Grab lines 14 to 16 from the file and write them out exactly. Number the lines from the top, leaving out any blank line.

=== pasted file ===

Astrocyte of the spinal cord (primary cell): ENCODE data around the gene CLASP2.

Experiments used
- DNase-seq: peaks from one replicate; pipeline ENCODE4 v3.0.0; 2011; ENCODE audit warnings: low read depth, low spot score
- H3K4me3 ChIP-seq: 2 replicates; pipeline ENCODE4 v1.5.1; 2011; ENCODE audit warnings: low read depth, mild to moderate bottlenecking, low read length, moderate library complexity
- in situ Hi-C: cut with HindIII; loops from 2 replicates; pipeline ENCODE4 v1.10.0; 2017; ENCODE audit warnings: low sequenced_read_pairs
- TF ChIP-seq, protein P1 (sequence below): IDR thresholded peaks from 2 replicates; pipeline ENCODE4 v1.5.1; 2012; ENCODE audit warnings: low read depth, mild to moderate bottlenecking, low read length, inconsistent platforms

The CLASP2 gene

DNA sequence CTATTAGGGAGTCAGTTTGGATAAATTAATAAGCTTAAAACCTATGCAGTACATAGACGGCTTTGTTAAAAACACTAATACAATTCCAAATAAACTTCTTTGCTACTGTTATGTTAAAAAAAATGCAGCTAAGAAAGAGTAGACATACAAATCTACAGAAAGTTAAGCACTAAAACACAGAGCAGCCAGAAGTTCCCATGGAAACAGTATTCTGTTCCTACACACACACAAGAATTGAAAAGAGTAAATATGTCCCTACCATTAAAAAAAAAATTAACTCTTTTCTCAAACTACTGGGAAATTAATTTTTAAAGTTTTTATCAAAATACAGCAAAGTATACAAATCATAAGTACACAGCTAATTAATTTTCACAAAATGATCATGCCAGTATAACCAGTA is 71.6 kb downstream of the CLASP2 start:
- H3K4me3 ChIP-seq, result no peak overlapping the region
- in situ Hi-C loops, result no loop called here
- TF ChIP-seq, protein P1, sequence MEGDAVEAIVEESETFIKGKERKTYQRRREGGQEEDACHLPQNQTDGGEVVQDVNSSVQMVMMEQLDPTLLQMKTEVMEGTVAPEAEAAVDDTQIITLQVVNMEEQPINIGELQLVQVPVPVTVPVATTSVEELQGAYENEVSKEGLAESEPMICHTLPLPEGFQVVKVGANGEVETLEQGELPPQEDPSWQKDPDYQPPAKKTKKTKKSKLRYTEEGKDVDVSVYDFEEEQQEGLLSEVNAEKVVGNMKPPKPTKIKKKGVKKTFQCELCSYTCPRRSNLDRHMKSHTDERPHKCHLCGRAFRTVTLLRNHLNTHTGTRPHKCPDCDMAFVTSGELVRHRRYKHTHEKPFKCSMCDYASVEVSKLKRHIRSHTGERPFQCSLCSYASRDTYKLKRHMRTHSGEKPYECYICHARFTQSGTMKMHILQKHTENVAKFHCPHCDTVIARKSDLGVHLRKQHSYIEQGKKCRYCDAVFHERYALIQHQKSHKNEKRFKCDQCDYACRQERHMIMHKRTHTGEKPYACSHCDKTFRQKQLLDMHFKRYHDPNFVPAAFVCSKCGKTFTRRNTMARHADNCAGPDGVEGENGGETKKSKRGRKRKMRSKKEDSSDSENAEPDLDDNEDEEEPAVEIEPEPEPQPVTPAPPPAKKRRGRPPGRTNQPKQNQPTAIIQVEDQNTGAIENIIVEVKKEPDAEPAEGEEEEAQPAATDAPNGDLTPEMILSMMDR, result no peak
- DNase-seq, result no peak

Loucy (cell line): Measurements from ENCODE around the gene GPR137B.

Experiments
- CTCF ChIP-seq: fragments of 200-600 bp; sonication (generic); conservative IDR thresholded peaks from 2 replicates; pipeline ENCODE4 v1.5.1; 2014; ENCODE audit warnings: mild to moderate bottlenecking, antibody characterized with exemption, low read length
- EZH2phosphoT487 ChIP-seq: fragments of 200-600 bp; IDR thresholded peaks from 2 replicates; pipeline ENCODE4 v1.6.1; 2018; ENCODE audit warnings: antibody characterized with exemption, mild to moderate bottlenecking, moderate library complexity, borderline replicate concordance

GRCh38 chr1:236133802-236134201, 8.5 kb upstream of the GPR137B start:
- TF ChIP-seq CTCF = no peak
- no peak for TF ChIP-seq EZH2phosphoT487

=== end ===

Experiments
- CTCF ChIP-seq: fragments of 200-600 bp; sonication (generic); conservative IDR thresholded peaks from 2 replicates; pipeline ENCODE4 v1.5.1; 2014; ENCODE audit warnings: mild to moderate bottlenecking, antibody characterized with exemption, low read length
- EZH2phosphoT487 ChIP-seq: fragments of 200-600 bp; IDR thresholded peaks from 2 replicates; pipeline ENCODE4 v1.6.1; 2018; ENCODE audit warnings: antibody characterized with exemption, mild to moderate bottlenecking, moderate library complexity, borderline replicate concordance